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Ileostomy Patient Care

Patient Care: A Quick Look at Ileostomy

Ileostomy is the surgical removal of the large intestine from the ileum (the lowest portion of the small instestine) and an opening is created in the abdomen. The ileum is brought into the abdomen to make a stoma which is commonly at the lower right side.  The stoma is the lining of the intestine which is more likely the same as the lining in the cheek. It is pink to red, moist and shiny.  In time, it will shrink after surgery. It may be round or oval. The large instestine and the rectum is surgically removed and because it is not functioning normally.  This means that the person who has undergone ileostomy no longer passes bowel through the rectum but through the stoma and drained in a pouch which is emptied 5-8 times a day.

When you have undergone an ileostomy procedure, you can either have this as a permanent or only on a temporary basis. This depend on what caused your surgery in the first place. If you had a permanent ileostomy, the large instestines and rectum are either removed or bypassed.  If you  had a temporary ileostomy, the large intestine or the colon is either partially or entirely removed but not the rectum.

Who needs an Ileostomy?

This kind of surgery is done when you have been afflicted with diseases in the colon wherein other methods of medication is no longer working. It is necessary to perform this surgery to protect and rest the intestine.  Inflammatory bowel disease such as Crohn’s disease and ulcerative colitis are the common reasons in performing ileostomy.  Sometimes, they are created due to defects from birth, polyposis, and cancer.

How do you manage your Ileostomy?

In managing ileostomies, choosing a pouching system is a must. The pouch should be leakproof that could last for at least a week, odor resistant, inconspicuos, easy to remove and apply and it must protect the skin.  Changing the pouch may be best after breakfast or an hour after a meal.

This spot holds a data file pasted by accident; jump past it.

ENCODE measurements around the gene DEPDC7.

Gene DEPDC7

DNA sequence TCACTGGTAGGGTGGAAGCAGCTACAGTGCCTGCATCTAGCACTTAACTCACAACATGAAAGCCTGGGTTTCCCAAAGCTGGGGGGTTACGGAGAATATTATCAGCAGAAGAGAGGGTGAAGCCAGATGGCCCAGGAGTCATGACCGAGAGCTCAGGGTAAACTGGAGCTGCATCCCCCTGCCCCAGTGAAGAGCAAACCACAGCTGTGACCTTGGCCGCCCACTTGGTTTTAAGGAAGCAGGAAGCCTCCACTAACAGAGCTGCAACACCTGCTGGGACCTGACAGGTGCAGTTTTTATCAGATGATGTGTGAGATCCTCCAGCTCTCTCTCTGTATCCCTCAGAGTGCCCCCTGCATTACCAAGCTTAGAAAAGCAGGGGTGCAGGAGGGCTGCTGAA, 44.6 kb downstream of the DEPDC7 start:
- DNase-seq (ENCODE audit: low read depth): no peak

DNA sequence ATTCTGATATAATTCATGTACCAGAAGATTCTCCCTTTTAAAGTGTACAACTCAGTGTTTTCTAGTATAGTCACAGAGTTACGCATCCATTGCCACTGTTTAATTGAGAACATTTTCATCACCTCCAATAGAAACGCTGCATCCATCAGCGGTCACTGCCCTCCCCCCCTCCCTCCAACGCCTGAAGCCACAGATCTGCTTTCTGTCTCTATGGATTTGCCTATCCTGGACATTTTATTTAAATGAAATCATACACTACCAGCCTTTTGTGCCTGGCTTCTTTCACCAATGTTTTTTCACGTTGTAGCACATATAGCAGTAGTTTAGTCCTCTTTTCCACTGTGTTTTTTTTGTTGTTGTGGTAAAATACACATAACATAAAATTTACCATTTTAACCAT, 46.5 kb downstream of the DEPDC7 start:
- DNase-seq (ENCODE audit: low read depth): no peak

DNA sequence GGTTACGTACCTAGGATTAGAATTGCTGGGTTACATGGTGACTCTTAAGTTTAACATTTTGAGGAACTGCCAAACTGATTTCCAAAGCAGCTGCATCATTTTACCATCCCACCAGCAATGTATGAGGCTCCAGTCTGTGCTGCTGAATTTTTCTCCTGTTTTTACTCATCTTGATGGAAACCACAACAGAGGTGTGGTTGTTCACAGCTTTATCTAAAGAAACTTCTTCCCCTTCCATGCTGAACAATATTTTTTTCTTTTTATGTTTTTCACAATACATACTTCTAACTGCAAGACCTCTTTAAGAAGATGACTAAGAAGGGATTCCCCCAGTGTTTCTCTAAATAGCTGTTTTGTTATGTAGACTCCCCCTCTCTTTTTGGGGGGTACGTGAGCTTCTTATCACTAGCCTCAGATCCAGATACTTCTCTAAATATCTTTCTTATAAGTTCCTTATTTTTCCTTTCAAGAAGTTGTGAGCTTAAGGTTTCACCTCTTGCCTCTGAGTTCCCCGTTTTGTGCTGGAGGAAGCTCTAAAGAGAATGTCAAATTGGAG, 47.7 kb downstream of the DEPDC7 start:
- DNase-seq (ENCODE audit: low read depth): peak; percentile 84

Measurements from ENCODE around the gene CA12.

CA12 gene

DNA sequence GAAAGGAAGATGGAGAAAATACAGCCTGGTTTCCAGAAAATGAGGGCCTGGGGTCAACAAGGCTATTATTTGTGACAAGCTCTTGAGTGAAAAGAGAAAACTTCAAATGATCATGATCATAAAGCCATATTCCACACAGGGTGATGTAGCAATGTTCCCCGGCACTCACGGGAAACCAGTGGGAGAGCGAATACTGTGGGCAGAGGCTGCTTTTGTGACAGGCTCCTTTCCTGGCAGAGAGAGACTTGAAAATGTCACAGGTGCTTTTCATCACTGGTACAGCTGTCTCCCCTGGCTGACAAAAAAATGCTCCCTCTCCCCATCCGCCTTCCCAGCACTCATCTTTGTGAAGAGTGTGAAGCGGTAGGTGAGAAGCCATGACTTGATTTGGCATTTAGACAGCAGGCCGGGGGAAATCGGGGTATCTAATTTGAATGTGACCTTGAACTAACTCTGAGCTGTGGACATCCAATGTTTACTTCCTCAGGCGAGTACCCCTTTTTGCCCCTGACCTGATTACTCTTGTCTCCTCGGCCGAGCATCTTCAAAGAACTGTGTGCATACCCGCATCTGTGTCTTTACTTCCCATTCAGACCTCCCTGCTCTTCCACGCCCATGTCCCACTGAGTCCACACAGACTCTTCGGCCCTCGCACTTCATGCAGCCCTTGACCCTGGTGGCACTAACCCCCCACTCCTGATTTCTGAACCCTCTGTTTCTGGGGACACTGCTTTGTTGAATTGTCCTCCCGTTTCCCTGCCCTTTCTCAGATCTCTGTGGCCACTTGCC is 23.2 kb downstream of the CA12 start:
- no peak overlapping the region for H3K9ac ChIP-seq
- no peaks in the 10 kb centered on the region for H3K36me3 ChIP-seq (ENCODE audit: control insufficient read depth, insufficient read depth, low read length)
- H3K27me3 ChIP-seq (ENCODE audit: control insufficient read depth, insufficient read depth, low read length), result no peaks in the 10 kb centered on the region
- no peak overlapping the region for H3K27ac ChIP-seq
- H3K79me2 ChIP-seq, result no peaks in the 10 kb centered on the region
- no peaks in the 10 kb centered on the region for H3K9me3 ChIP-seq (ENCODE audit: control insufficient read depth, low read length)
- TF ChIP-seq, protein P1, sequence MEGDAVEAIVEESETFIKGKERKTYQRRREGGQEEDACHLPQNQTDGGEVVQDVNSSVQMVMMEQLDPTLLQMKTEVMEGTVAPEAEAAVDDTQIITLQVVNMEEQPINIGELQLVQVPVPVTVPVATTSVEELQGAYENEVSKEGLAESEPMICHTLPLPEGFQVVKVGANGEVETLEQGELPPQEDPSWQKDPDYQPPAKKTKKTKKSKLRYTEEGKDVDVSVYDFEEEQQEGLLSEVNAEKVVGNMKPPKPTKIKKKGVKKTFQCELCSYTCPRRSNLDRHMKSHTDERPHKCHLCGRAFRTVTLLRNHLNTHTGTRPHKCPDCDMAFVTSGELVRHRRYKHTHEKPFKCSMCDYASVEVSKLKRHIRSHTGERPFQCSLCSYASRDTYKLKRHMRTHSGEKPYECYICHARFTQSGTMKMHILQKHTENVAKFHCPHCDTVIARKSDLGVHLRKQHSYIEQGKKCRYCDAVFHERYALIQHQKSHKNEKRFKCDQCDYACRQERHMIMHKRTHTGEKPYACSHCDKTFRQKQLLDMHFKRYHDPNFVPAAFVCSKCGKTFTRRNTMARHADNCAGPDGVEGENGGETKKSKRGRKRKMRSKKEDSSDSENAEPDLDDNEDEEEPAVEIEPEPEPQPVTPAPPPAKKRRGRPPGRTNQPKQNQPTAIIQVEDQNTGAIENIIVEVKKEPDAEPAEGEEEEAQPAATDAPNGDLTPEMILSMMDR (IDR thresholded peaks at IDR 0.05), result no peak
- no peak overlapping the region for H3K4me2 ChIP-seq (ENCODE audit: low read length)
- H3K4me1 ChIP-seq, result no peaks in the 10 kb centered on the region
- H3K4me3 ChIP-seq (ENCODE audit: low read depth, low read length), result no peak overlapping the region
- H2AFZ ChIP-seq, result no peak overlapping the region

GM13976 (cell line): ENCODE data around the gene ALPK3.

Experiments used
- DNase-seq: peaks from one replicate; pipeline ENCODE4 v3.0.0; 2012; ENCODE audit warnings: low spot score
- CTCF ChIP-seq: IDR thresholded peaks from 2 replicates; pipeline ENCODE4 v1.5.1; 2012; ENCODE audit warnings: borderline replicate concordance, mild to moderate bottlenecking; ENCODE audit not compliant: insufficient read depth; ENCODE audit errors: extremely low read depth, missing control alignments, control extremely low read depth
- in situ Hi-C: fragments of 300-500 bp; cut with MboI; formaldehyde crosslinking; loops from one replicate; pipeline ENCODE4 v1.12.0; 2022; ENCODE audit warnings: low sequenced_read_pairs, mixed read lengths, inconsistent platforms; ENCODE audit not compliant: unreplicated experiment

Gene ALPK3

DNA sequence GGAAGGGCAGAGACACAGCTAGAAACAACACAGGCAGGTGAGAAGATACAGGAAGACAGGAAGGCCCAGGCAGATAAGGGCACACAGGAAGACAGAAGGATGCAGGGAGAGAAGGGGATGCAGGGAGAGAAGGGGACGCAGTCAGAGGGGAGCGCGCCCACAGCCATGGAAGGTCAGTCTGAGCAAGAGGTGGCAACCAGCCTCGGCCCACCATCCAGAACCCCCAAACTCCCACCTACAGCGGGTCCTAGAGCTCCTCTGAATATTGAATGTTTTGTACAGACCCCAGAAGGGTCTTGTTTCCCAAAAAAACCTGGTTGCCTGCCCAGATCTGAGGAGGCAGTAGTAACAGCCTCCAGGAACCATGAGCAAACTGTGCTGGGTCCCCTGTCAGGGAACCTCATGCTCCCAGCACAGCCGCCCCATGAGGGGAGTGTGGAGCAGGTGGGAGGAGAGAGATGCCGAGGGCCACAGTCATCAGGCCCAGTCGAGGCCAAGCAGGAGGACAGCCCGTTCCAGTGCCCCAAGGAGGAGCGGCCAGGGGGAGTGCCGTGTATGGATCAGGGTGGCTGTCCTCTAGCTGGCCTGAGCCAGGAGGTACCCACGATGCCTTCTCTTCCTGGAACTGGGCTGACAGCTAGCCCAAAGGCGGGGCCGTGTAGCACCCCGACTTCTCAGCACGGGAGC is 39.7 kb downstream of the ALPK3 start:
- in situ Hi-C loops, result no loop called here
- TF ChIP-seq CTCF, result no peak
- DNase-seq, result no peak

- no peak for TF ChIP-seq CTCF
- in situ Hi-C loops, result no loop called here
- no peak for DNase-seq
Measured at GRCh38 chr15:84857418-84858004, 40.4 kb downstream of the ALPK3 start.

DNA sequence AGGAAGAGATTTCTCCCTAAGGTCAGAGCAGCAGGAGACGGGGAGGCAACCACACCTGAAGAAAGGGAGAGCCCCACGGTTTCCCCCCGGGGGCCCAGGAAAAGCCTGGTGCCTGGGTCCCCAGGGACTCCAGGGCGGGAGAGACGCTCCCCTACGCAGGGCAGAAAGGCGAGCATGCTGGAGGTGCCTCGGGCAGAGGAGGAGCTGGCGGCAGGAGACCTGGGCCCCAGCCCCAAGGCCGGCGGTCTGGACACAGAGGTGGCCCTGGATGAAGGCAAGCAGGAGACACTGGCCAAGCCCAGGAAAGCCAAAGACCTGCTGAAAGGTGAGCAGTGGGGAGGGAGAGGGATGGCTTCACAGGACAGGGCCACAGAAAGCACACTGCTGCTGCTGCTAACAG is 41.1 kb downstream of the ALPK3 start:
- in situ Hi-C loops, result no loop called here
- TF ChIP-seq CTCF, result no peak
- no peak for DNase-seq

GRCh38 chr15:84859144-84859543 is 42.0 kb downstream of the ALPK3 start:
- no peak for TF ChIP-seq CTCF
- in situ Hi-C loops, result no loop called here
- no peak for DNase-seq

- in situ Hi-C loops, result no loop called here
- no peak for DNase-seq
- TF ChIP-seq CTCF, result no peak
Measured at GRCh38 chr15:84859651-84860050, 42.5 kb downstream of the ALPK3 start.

The skin should be protected at all times most especially the skin around the stoma.  The output from the stoma can irritate the skin.  The skin around the stoma should look the same as the rest of the skin in the abdomen.  By using the right size pouch and skin barrier, you can avoid skin irritation.  If is is too small, it can injure the stoma.  When it is too large, it can irritate the skin.  When there is itching or burning sensations, the pouch must be changed.  Regularly changing will avoid leakage.  Clean the skin surface with water and a mild soap.  It should be rinsed thoroughly and dried well.  Sensitivity to the tapes, skin barriers, or from the materials from the pouch can occur so it is best to monitor the skin all the time.

A gas or flatulence will pass through the stoma.  It is normal but it can be embarassing.  A regular  eating habit will avoid excessive gas.  This means that meals should not be skipped and should always be on time.  Eating small frequent meals, about 4-6 times a day would be best.  Foods as eggs, cabbage, onions, fish, beans, dairy products, and alcohol causes the formation of gas in the intestines.  Doctors will order the patient to avoid foods that are difficult to digest such as raw foods and vegetables during the first week after the surgery.  All kinds of foods can be eaten unless told by the doctor.  Plenty of fluids is recommended to avoid dehydration and increased fluid intake is advised in hot climates.